Note:  This post was first published on September 23, 2015, on a fabulous blog called Working Moms Against Guilt, as Part Two of a three-part series.  (Part One, about what to do before you go on maternity leave, is here.  Part Three, about what to do once you are back from leave, is here.)  I am grateful to Susan Wenner Jackson for permitting me to guest-post for WMAG!

Returning to work after maternity leave? Consider these 23 questions to help you feel calmer while bonding with your baby and more confident about your career plans.If you’re a brand new, career-driven mama, what should you do while you are out on maternity leave? (1) Love, love, love that baby; and (2) survive. That’s all.

But that doesn’t make for much of a blog post does it? And there are things you’ll want to be mindful of once the fog of the first few weeks has lifted. I’m glad you’re back for Part 2 of our 3-part series on using your maternity leave-and-return experience as an opportunity to advance your career and grow new skills and leadership muscles.

As with last time (read Part 1: What to Do While You’re Pregnant), I offer you questions to think through, to help you navigate that time when you are out of the office. Answering these questions for yourself and taking the actions they prompt will leave you feeling calmer about your bonding time with baby and more confident about your plans.

Here are some questions I challenge you to ask yourself while you’re home on leave:

Am I sticking to my office communication plan?

  • What type of expectations did I set around communicating with those at work?  (Think back to that maternity leave plan you may have created.)  For example, during my first maternity leave, I didn’t really check in with anyone until the last few weeks of leave, to confirm my phased-in return schedule. The second time I was on leave, I touched base weekly (after the first month) with one of my direct reports who was new and benefitted from some regular guidance.
  • Am I living up to the expectations I set? If not, how can I best communicate to change those expectations?
  • If I didn’t set any specific expectations around communication, do I need to give someone a heads up as to when I’ll be in touch?
  • Is it possible that not being in touch on substantive projects during my leave is in itself a strong leadership stance?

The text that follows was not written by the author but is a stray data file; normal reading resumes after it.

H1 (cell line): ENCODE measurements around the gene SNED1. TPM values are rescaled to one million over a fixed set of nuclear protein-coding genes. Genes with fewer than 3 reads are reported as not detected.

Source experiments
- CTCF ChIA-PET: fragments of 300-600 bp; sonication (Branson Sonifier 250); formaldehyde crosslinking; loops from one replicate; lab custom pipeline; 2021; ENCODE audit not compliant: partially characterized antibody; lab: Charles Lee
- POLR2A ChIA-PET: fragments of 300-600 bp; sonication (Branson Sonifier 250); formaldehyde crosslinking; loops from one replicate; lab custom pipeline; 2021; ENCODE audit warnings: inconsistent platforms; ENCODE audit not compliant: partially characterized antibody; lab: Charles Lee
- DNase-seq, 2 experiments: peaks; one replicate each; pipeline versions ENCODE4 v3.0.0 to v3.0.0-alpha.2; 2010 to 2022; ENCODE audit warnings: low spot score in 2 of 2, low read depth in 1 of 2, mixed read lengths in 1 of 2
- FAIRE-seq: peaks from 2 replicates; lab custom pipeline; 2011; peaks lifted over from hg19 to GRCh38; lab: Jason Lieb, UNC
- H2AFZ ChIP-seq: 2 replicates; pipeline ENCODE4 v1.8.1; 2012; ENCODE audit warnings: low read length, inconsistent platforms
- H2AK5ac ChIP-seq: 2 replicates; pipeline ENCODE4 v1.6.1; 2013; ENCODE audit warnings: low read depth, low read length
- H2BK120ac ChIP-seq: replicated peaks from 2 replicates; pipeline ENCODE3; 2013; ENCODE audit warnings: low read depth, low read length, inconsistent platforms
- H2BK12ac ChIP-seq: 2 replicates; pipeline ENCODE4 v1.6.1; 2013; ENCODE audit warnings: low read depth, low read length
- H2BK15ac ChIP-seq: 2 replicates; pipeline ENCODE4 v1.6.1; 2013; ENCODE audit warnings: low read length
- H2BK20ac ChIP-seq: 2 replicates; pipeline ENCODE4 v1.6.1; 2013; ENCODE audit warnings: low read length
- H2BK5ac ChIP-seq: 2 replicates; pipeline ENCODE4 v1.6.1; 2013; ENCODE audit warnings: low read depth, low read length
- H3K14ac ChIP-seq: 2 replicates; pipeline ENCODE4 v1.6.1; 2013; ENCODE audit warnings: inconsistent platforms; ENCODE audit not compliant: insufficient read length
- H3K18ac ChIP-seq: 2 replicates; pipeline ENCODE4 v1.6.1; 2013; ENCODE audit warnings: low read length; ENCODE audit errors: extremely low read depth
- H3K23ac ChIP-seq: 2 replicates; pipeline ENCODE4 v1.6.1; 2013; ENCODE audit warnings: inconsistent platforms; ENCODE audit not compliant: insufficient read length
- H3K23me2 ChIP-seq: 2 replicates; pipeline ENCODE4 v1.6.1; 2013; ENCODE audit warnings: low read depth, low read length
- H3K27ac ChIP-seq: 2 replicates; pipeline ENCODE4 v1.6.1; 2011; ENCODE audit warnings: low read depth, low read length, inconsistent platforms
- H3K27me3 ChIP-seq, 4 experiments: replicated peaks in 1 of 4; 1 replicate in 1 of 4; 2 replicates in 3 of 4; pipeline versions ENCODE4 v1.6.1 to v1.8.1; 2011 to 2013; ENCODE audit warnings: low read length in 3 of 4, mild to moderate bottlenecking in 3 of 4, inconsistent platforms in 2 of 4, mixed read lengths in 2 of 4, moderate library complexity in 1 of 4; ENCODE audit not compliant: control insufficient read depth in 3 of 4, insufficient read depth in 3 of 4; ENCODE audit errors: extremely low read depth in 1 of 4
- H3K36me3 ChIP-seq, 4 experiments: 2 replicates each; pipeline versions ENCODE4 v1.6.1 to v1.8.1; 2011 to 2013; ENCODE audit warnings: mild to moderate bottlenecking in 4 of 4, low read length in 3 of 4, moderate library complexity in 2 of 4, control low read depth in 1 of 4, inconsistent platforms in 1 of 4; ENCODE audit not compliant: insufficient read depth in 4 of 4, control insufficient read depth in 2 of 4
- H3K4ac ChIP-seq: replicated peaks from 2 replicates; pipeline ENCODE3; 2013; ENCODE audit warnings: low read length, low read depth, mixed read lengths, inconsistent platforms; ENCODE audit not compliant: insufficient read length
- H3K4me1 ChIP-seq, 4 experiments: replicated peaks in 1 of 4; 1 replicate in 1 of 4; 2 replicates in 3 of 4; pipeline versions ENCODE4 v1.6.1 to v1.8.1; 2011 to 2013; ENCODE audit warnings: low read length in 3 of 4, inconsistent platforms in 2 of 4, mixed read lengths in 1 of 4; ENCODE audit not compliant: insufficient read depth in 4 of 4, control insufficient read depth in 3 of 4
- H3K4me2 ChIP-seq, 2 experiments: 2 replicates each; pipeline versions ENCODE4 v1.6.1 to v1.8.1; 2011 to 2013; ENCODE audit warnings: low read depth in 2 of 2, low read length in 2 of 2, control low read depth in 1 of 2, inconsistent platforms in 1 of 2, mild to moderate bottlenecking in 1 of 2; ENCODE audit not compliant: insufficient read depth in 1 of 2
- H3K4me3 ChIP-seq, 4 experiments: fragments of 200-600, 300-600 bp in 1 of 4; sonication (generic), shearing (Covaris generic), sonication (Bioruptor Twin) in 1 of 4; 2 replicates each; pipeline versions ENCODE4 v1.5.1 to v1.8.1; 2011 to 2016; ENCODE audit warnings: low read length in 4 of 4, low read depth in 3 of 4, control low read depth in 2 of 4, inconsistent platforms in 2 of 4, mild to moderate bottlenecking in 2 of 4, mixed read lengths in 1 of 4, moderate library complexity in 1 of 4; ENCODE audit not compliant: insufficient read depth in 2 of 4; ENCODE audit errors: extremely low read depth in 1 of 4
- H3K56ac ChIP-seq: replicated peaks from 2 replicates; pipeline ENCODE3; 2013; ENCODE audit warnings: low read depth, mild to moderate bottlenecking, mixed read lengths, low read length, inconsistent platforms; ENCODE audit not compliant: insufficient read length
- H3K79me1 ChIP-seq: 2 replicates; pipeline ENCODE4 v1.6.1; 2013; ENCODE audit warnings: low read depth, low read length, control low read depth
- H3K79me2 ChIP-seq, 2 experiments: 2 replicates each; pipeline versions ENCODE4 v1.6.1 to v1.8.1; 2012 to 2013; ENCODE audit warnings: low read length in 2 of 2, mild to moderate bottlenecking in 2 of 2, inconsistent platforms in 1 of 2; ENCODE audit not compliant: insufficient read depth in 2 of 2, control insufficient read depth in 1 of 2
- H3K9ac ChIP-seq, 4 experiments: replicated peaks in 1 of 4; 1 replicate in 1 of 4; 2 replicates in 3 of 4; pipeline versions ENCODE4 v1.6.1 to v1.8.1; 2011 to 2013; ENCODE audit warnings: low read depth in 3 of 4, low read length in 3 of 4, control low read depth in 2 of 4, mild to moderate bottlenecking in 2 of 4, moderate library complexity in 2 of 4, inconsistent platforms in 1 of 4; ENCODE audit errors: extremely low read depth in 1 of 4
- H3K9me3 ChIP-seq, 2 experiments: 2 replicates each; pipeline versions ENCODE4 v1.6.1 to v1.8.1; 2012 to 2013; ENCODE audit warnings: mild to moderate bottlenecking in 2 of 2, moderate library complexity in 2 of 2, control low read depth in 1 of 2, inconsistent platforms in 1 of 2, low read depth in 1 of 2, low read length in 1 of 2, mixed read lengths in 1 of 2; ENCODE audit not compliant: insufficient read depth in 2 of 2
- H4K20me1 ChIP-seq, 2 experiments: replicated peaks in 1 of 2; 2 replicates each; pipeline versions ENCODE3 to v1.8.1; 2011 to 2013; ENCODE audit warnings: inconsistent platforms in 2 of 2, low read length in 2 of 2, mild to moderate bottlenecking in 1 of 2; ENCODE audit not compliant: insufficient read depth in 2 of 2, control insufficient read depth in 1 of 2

Is my leave the right length?

  • It’s impossible to know how you’ll feel about the length of the leave you planned until you’re in it. Is the leave I planned to take feeling way too short? If yes, can I negotiate to extend it?  If it’s feeling too long, can I talk about going back a bit earlier? (This is, to be sure, a problem I – and I suspect many Americans – are unlikely to have.)  For more thoughts on how much leave to take, go here.

How will I reintegrate?

  • Toward the end of my leave, can I put meetings on the books with my key office stakeholders for the first few weeks I’m back, to have them fill me in on the key things I should know from my time away?

Is my childcare plan on track?

  • If I’m on daycare center waitlists, what can I do to improve my chances of getting a spot?  (These may involve sending handwritten notes announcing your baby’s arrival and declaring your love for their center, or having your partner call to check in and let them know they’re still your first choice.)
  • If I’m planning to have a nanny or au pair, do I have a plan to interview candidates?
  • Do I have backup plans if my original childcare options fall through?
  • Have a prepared for the transition to child care?

Can I get food and nourishment ready now for when I go back?

  • Can I cook and freeze some meals for the adults in the house, to make dinner prep a bit easier upon my return?
  • If I’m breastfeeding, can I freeze milk for my baby so I don’t have to worry as much about how much I pump every day?  (Note that pumping to have extra is often easier in the mornings, when your supply is highest.)

Do I have a self-care plan?

  • How am I taking care of myself? Yes, this may involve something as small as the now-not-so-simple bliss of daily showers.  But taking care of mama is – even in small doses – absolutely critical to taking care of baby.

Do I have a community of other new mamas?

  • Have I found a group of other women whose babies are right around the same age as mine?
  • Can I talk to them about their own feelings about being on leave and returning to work?

Am I giving myself credit for those new parent skills I’m developing?

  • Are you growing muscles around prioritizing? Delegating? Problem-solving? If so, take note. These skills are absolutely transferable at work, and when you return, you can let your supervisor and colleagues know you’re even more effective in these areas.

And finally, I urge you to throw all of your what-to-do-at-home-during-maternity-leave to-do lists out the window. Those dreams of organizing photos or cleaning out the garage can remain dreams for another day. As I said at the outset, the whole idea here is to survive and to let time stand still, as you cuddle and bond with that beautiful baby of yours.

Want more advice on using your maternity leave as an opportunity to boost your career?  Take the next session of the Mindful Return E-Course.

Saturday Secrets

Be a calmer working mama.

Join the thriving Mindful Return community to receive our beloved, short, weekly newsletter.

We're here to help you feel empowered to trade your mama guilt for meaningful connection.

Thanks! Check your e-mail for more information.